Kids in their 20s
It seems that through deaths and funerals our generation keeps up with each other until ours, too, joins all the silent generations since Adam. I still remember John and Alice as I saw them last: young kids in their 20s. My prayers are for his family.
To John's family and friends
I miss John. Even though he and I had only occasional contact over the past 25 years, we always felt close. We had shared intense experiences during our Ambassador years so that, no matter how much time had passed and no matter how many other things each of us
subsequently did, those experiences united us in an instant so that whenever we met, spoke or E-mailed we were immediately connected.
I admired John. His forthright style, focused energy, clear ways of thinking and instinctive good humor combined to generate an attractive personal magnetism. His was an intelligence that was at the same time sharply analytic, insightful of issues and
sensitive to people. He was a first-rate human being, and everyone who came to know him came to learn from him.
I appreciated working with John. We had much in common during those compelling and often tense years, primarily belief, commitment and intensity.
Age too, I suppose, since most of our peers were also our elders, and, although John and I at times had our disagreements (only during the Ambassador years, I should note), I always respected his opinions and weighed his arguments.
I mean this as high compliment: There was no one with whom I more enjoyed disagreeing. John's later success in the business world was, in retrospect, entirely predictable.
I recently wrote to John when I had heard he was ill. We reflected on our times together, and, although our expressed hope that there may yet be things we could do together would not come about, our mutual reflections did, I think, bring about a kind of
Several times I told him that I am just unable to process the fact that he was a grandfather; my mental imprint is forever, I said: that bright, creative, dynamic, high-energy 30-year-old in Big Sandy.
I cannot be with you at the funeral but my heartfelt feelings are.
John is unforgettable. I considered him both a friend and mentor, and some of the major life lessons I learned were from him. He had an incalculable effect on my life and that of the Church of God as well. He was generous and helpful, always there when I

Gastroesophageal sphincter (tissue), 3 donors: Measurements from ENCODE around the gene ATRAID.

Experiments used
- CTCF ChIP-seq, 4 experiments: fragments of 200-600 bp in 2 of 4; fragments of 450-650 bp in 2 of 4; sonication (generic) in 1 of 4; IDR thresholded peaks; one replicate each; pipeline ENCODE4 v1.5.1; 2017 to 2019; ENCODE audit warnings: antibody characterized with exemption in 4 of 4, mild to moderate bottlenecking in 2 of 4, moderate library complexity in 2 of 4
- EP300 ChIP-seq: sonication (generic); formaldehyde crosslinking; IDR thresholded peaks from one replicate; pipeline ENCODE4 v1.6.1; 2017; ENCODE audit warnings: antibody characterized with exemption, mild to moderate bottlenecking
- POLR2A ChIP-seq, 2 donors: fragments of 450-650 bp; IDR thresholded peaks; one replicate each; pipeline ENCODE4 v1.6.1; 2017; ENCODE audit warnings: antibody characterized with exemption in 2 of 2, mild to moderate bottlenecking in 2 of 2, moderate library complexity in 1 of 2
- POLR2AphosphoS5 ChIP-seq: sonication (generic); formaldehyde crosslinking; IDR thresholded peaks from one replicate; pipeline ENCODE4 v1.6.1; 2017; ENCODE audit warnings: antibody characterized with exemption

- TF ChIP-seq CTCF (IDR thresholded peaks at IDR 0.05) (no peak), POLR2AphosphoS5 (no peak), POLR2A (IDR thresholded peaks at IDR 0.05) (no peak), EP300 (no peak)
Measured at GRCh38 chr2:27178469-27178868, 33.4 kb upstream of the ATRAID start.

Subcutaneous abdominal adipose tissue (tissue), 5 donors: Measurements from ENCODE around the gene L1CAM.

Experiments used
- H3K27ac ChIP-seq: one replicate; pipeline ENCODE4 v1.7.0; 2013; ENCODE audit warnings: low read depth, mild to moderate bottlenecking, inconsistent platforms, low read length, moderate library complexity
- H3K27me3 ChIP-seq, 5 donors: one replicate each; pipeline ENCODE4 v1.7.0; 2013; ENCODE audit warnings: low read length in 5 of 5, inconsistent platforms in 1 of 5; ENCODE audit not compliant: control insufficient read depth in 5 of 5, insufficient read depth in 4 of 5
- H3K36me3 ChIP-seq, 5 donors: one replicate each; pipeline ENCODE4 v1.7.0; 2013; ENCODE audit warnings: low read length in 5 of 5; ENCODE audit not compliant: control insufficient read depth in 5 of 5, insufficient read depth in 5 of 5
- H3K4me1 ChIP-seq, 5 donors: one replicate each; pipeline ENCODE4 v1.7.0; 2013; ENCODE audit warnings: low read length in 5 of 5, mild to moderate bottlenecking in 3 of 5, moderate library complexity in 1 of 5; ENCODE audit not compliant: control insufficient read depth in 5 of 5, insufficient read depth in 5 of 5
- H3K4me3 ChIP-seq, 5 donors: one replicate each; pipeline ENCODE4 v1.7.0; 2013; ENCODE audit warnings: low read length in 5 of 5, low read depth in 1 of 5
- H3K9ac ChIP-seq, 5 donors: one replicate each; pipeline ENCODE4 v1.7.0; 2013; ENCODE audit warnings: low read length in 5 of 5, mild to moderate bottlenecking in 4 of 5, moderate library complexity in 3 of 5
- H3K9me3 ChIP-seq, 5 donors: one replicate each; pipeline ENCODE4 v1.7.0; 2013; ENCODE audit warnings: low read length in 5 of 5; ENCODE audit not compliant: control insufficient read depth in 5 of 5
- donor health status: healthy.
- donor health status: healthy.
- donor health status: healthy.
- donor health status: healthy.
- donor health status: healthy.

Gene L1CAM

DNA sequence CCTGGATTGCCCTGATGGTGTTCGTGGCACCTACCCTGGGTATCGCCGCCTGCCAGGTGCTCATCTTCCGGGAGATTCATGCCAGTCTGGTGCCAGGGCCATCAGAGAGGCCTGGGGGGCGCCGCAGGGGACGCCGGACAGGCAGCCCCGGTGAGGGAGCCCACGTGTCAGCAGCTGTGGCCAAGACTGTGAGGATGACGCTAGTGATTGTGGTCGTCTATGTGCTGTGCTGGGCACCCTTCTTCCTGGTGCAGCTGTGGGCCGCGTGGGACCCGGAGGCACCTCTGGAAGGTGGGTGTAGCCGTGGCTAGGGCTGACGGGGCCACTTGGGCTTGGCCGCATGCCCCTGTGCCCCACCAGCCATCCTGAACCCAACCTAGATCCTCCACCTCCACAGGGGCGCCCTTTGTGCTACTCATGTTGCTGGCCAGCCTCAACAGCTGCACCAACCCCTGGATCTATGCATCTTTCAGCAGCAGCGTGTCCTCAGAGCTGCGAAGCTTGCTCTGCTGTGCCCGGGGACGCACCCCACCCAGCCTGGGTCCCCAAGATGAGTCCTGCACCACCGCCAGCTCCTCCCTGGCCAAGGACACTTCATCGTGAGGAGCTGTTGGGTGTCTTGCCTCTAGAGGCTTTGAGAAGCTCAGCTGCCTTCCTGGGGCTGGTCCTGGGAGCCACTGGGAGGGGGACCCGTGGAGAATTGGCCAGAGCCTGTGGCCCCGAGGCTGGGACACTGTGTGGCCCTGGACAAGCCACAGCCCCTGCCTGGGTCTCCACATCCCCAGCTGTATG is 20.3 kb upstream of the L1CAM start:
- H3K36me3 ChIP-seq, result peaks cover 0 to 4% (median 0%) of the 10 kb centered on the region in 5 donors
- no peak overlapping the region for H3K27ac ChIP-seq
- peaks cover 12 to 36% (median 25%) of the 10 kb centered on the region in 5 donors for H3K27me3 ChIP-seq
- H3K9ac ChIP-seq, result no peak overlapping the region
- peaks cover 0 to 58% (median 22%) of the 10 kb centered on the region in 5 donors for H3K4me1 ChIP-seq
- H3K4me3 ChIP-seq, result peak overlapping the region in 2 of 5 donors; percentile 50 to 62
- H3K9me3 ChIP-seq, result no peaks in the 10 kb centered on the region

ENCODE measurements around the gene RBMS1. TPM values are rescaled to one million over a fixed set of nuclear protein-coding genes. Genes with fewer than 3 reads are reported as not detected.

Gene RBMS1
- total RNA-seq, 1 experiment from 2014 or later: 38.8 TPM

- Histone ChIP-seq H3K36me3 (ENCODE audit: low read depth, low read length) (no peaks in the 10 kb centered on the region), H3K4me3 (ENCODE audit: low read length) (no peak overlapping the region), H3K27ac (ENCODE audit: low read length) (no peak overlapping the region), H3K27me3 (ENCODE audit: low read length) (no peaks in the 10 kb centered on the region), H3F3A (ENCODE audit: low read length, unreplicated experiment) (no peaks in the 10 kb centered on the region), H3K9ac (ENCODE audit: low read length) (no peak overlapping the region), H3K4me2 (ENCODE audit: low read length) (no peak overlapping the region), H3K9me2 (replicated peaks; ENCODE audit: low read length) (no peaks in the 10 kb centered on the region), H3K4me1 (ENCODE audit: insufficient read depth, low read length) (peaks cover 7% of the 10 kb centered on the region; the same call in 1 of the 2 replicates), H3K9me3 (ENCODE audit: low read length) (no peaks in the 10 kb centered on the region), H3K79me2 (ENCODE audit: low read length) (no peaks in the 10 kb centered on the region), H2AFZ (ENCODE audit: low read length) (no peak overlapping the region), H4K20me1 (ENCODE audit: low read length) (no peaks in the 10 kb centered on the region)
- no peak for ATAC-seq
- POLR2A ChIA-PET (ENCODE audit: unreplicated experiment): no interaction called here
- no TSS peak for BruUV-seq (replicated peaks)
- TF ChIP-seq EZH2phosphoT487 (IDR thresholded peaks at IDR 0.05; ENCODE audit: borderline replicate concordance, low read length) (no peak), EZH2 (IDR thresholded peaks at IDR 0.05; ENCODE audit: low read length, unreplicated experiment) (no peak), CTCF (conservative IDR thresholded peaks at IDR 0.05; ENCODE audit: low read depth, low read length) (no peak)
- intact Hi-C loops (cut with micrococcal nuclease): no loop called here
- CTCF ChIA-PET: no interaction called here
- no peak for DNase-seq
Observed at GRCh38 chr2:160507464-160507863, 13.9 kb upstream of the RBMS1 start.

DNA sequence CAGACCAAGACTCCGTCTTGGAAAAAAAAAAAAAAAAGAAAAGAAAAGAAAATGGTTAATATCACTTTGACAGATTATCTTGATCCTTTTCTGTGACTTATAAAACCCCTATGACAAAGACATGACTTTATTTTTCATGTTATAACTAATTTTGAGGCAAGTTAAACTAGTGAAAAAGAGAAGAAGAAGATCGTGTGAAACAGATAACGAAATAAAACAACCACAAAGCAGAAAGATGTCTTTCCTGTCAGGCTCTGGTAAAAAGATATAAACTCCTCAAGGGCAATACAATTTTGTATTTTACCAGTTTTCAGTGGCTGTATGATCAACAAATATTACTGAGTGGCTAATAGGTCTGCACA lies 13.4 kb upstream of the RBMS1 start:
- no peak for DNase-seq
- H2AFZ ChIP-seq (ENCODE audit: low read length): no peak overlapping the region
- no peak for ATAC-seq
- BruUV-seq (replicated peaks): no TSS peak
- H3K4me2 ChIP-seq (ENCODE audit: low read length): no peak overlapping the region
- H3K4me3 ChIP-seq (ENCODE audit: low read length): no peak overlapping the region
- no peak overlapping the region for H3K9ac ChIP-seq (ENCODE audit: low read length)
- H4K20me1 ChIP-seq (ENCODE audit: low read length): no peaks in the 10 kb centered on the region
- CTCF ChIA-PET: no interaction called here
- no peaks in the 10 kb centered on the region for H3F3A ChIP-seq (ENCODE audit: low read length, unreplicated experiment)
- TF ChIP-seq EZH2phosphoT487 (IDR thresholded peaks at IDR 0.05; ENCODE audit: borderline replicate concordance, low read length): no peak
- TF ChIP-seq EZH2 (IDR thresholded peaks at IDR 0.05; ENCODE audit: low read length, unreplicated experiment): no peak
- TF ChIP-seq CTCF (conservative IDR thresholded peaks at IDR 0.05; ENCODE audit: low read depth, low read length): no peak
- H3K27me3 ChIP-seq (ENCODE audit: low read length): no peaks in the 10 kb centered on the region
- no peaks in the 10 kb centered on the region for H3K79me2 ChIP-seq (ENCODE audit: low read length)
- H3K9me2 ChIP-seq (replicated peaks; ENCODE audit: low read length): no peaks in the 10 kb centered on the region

needed a friend I could consult and confide in.
It was a privilege to serve with John when he took up the sword to battle Pasadena during the heresies that manifested in 1995. I realized--after Dixon Cartwright, Linda Moll Smith, Scott Moss, Scott Ashley and I were reunited at John's funeral--that, while
many were involved in In Transition, the five of us were his "shock troops" when he took on Pasadena.
It was said of John at his funeral that he recruited the best people and allowed them to do their best in their jobs. Nowhere was that better shown than in the group he assembled at In Transition.
Perhaps the greatest lesson he taught me was that you could be a Christian and be a thinking person too.
Regarding John Robinson: The man was such a major figure in the lives of so many of us who worked with him, and such a loyal friend. As sharp and acerbic and insightful as just about anyone I knew, but surprisingly nonjudgmental, ultimately. In fact, John
reveled in opposing viewpoints--even on things theological.
At one time, he and I shared certain perspectives, and walked side by side, I guess you could say. Later, our perspectives differed. Rather than dismissing one another's views, we preferred to continue walking side by side. I'm glad.
I remember when John launched In Transition. I was still working at Ambassador. He called me once or twice to try to squeeze a comment out of me. Teacher was egging on student, and I wouldn't bite. He got irritated at me, but that happened all the time
when I worked for him in college, so it was nothing new. Years later it was all water under the bridge, and we ended up working together [with a company called DRG] again. I'm glad.
His death came so suddenly that it was hard to process. I do, however, have a special memory--a really great photo of him between DRG photographer Scott Campbell and me, arms unashamedly around our shoulders, face beaming with the broadest of smiles.
It was taken in late November, just weeks before he died. I remember thinking at the time the photo was taken how unusual it was for him to be that unabashedly affectionate. Later, when I learned that he knew even then how the cancer had spread, it occurred to